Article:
However, even though trading from crypto to crypto means that any gains you’ve made haven’t actually been realised in fiat currency yet, CGT still applies.
This means that when you trade one cryptocurrency for another, you're effectively receiving property rather than money in return for the first cryptocurrency. You'll therefore need to keep a record of the value (in Australian dollars) of the cryptocurrency you receive.
With this in mind, you’ll need to keep records of all your crypto trades so you can calculate any capital gains or losses and include them on your tax return. Software such as CoinTracking can help you track your trades and generate capital gains reports. It offers integration with many leading exchanges to make things even easier.
In cases where it's not possible to calculate the value of the cryptocurrency you received, the capital gain can be worked out by using the market value of the cryptocurrency you disposed of when the transaction occurred.
Are there any situations when I won’t be taxed?
Yes, you may be eligible for the personal use asset exemption. Cryptocurrency transactions are exempt from CGT if:
The crypto is used to purchase goods or services for personal use, such as booking hotels online or shopping at retailers that accept digital currency, and
The capital gains you make are from personal use assets acquired for less than $10,000.
However, the ATO also explains that cryptocurrency is not classed as a personal use asset if it is acquired, kept or used:
As an investment
As part of a profit-making scheme
In the course of business activities
It's also possible that your purpose for holding cryptocurrency may change during the period of ownership. For example, you may have originally acquired bitcoin for personal use and enjoyment, but after a sharp rise in the price of bitcoin later decided to hold onto your coins as an investment. According to the ATO, the longer you hold a cryptocurrency, the less likely it is to be a personal use asset.
When bitcoin is and isn’t a personal use asset
Peter wants to buy a new leather jacket from an online clothing retailer. The retailer offers a 20% discount for customers who pay with bitcoin, so Peter buys $400 worth of bitcoin from a crypto exchange and then uses it to buy the jacket the same day. In this situation, Peter’s cryptocurrency is classed as a personal use asset and isn’t subject to CGT.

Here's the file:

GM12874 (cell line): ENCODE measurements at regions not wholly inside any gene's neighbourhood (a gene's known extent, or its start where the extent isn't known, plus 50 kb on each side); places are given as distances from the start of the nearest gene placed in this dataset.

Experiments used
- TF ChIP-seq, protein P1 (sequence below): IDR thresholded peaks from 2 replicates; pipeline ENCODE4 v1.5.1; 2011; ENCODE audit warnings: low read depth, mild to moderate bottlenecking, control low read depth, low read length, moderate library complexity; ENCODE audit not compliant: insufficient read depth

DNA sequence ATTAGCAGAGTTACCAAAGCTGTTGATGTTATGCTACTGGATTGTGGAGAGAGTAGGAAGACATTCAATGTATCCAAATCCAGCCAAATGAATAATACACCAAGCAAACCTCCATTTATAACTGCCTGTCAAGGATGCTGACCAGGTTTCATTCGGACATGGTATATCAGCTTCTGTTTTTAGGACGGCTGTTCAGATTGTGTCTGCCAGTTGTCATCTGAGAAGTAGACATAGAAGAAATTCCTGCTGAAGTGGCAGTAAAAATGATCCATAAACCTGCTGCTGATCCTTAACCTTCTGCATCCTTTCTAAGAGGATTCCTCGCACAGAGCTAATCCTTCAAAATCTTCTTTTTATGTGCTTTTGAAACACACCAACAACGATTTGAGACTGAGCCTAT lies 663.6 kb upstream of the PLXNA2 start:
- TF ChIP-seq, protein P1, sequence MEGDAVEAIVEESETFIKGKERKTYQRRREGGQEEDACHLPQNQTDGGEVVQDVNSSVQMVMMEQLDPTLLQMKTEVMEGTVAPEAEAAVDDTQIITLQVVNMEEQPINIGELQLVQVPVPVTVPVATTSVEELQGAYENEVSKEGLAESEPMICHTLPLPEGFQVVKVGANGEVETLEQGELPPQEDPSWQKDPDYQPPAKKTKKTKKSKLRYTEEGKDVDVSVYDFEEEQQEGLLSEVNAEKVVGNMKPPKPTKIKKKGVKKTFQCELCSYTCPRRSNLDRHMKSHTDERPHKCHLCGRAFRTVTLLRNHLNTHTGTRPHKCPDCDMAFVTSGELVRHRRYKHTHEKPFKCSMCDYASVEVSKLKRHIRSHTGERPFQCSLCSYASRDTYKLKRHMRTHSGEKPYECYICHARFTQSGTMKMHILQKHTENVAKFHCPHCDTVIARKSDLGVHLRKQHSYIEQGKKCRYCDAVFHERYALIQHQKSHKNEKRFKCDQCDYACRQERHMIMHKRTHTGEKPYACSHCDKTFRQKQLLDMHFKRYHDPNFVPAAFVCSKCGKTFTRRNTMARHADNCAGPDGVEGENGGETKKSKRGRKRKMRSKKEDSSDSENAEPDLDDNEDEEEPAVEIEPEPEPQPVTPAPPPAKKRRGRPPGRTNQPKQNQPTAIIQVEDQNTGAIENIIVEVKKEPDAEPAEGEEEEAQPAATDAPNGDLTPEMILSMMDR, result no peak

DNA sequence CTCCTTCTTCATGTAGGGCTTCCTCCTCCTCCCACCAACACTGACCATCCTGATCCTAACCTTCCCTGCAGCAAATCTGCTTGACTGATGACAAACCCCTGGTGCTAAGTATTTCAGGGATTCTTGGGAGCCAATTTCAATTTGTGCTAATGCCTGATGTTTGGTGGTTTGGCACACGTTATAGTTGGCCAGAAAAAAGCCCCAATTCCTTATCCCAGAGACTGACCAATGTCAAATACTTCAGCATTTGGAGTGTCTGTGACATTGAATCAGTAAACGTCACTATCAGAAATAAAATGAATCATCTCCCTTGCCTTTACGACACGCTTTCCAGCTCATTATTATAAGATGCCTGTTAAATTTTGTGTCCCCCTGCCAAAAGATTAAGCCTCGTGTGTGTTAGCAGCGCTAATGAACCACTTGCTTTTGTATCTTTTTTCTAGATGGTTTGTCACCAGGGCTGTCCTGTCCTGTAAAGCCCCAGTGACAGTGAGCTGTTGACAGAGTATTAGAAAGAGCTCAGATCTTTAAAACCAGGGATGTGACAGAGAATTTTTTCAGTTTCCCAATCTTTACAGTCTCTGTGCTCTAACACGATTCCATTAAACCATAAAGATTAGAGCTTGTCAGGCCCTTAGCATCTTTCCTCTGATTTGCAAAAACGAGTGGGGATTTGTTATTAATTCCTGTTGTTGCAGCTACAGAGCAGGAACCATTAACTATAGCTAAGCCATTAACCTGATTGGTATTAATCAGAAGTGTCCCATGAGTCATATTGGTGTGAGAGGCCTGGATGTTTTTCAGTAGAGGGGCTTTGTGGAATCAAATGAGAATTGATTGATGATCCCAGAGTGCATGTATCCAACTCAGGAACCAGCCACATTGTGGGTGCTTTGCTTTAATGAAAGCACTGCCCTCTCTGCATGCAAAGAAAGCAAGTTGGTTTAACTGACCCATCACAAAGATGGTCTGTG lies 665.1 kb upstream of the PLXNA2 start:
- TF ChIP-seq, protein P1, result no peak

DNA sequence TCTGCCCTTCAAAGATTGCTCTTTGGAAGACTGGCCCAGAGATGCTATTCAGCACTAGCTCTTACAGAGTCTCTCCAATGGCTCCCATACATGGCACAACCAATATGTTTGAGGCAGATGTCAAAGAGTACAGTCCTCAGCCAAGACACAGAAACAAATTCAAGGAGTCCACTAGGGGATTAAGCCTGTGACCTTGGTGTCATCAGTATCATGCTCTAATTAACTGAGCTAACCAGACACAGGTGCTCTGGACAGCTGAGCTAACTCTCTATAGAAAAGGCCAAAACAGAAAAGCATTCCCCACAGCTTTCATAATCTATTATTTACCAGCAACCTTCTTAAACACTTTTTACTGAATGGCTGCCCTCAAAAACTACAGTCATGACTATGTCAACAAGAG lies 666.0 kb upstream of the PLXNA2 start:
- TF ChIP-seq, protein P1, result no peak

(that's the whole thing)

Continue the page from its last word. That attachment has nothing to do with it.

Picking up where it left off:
Meanwhile, Peter’s brother Paul has spent several months acquiring a number of popular cryptocurrencies. His plan is to sell them for a profit once they’ve increased in price, but after hearing about Peter’s great deal on the leather jacket, Paul decides to use some of his crypto holdings to buy a pair of jeans from the same retailer.
However, because Paul initially acquired that cryptocurrency as an investment, it’s not classed as a personal use asset and is therefore subject to CGT.
What if my cryptocurrency is lost or stolen?
If you lose your private key or your crypto holdings are stolen, you may be able to claim a capital loss. However, whether or not this is possible may depend on whether you lost the cryptocurrency, lost evidence of your cryptocurrency ownership or you lost a private key that cannot be replaced.
If an item can be replaced, it is not considered to be lost. But a lost private key is irreplaceable, so it may be possible to claim a capital loss by providing detailed evidence, including:
The dates when you acquired and lost the private key
The public wallet address linked to the private key
The total cost of acquiring the cryptocurrency that was later lost or stolen
The cryptocurrency wallet balance when you lost the private key
Proof that you actually owned the wallet (for example, transactions linked to your identity)
Possession of the hardware where the wallet is stored
Transfers to the wallet from a digital currency exchange where you hold a verified account, or where your account is linked to your identity in some other way
What about chain splits and hard forks?
Hard forks such as the Bitcoin Cash hard fork in August 2017, when Bitcoin Cash (BCH) was distributed to bitcoin holders on a 1:1 ratio, present a special situation. You will need to identify the original chain and the new fork to properly calculate your tax obligations.
According to the ATO, the tax treatment of cryptocurrency you acquire as a result of a chain split is as follows:
Cryptocurrency held as an investment
If you're holding a digital currency as an investment and you receive a new crypto due to a chain split, you will not be considered to have made a capital gain or earned any regular income. However, if you then hold onto the new cryptocurrency as an investment, you will make a capital gain whenever you dispose of it.
When you need to calculate your capital gain, the cost base of any new cryptocurrency you acquire because of a chain split is zero. For example, if you acquired ten Bitcoin Cash during the August 2017 hard fork and then sold those coins in July 2018, when one BCH was worth around AU$1,000, your total capital gain would be AU$10,000.
However, if you hold the new cryptocurrency for at least 12 months before disposing of it, you may be eligible for the CGT discount.
Cryptocurrency held in a business you carry on
The ATO stipulates that the new cryptocurrency you receive following a chain split in this scenario will be treated as trading stock where it is held for sale or exchange during the course of ordinary business activities. This means it will need to be brought to account at the end of the income year.